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Welcome to the next generation hatchback

By Western Gazette - North Dorset  |  Posted: September 13, 2012

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Not your run-of-the-mill family hatchback, the Citroen C4 piles on the technology and includes some unorthodox styling features but it all hangs together rather well.

It's a car that had become a rather forgotten choice until the introduction of this second generation version, which aimed to change things with sleeker styling, much improved quality and a range of more efficient engines. It still isn't a French Golf. Actually, it's more interesting than that.

Though it doesn't look it, this car is quite a bit bigger than its first generation predecessor, around 5cm longer (at 4.33-metres) and also a couple of centimetres longer and wider. The really impressive thing though is that, thanks to a stringent weight-saving campaign, it's no heavier. That's quite an achievement, especially bearing in mind all the presumably quite heavy safety kit that has enabled this C4 to achieve a five-star NCAP rating for crash safety. One slight disappointment inside is the absence of the unusual fixed steering wheel boss, which on the MK1 C4, carried most of the car's key switches and was a really unusual touch. You turned the wheel and the switches stayed static. Citroen says that it's ditched this in the interests of saving 3.5kgs in weight: we think it's more likely that buyers just couldn't get used to it.

Whatever the truth, this second generation C4 does deliver a very smart cabin indeed, this objective pursued over a development programme that ran over more than 1.25million test miles. The result is an interior that really is close to the kind of VW Golf quality that its designers were striving for. And it's bigger for passengers than many of its rivals.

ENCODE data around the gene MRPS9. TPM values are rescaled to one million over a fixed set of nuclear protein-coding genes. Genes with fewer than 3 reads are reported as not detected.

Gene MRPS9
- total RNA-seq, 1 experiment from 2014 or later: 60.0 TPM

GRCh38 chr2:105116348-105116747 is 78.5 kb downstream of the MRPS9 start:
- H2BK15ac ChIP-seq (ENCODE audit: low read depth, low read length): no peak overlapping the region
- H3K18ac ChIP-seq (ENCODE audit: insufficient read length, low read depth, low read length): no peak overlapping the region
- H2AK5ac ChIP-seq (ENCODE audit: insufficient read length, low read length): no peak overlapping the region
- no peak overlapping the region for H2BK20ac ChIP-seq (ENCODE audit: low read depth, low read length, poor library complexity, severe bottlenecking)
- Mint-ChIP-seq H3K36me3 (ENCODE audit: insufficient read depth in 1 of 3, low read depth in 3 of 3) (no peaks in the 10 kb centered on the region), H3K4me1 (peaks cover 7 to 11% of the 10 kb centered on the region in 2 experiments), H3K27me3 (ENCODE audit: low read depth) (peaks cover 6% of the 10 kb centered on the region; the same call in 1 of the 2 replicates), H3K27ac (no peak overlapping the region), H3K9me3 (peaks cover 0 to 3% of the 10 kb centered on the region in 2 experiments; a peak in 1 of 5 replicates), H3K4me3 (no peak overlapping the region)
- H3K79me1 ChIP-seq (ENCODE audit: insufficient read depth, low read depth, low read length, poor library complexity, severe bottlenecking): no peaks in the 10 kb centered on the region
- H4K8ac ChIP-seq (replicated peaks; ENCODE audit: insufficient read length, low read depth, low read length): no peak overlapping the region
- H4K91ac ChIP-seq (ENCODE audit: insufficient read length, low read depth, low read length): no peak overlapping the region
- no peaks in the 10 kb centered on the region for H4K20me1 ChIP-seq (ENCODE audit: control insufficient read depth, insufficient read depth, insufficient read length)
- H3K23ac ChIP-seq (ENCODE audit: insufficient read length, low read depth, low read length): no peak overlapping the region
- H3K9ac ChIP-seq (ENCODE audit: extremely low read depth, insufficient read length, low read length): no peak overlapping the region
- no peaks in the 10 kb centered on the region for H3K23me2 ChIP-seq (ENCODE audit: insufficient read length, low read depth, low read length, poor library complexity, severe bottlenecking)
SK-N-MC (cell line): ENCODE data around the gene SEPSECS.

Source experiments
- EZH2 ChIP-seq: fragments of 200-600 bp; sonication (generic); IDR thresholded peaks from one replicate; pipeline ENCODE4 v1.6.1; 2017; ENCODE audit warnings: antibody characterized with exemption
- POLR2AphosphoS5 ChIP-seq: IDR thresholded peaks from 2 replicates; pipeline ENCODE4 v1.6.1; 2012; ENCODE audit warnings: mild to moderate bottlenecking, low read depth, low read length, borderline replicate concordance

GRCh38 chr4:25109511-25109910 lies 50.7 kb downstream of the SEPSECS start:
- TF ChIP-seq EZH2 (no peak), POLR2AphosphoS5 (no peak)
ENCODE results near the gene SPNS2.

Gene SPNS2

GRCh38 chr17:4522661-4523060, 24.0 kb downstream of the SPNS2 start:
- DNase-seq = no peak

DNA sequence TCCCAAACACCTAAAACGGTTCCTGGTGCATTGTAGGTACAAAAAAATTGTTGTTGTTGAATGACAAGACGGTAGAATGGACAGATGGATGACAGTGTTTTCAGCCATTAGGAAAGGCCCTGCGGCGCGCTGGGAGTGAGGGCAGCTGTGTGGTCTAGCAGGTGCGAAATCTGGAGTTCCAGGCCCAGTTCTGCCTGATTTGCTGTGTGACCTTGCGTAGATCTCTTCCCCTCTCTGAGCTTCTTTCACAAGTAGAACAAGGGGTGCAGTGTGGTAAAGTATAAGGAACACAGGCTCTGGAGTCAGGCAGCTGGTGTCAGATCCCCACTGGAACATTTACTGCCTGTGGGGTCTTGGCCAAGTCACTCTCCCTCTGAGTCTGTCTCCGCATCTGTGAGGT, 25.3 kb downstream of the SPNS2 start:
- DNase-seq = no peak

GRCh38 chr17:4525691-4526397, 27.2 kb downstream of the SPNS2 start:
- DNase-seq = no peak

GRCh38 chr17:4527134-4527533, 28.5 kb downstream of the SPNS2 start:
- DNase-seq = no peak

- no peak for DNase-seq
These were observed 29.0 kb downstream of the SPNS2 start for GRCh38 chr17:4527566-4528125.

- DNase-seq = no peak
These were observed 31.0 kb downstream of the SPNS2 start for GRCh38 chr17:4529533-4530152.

Detail touches include being able to alter the backlighting behind the dashboard controls to suit your preferences.

Plus sound alerts which can also be changed to your taste, in the same way that you can modify your mobile phone's ring-tone.

This C4 sits in much the same £15,000 to £20,000 bracket as its predecessor but claims to offer much of a big-car feel to suit downsizers.

On the road, Citroens have always prioritised comfort over handling but the spec sheet suggests that this one may well serve up a slightly more dynamic experience than its predecessor, without compromising the relaxed demeanour which has always marked this car out. You'll need to be after a 1.6-litre engine since the whole of the mainstream range is based around powerplants of that size, in petrol form developing 96, 120 and 155PS, while the diesels deliver 90, 110 and 150PS.

There's plenty of transmission choice too – the usual five and six-speed manuals and a four-speed auto, plus a clever six- speed clutchless manual gearbox.

Included in the powertrain line-up are Citroen's e-HDI units with Stop-Start technology.As well as markedly reducing engine emissions from the HDI engines, this technology means that fuel economy is boosted by as much 15 per cent, enough to represent significant savings.

Diesel drivers should habitually record combined cycle fuel figures in the 60s and the 110PS e-HDI engine will deliver CO² emissions of 109g/km.

Citroen even claim that this model's Energy Saver tyres will save 90-litres of fuel during their lifetime and that alone represents a saving of well over £100 at the pumps. Low insurance premiums (mainly groups 4 to 6) and the added benefit of zero road tax on the lowest emitting versions also beef up the C4's low running cost credentials.

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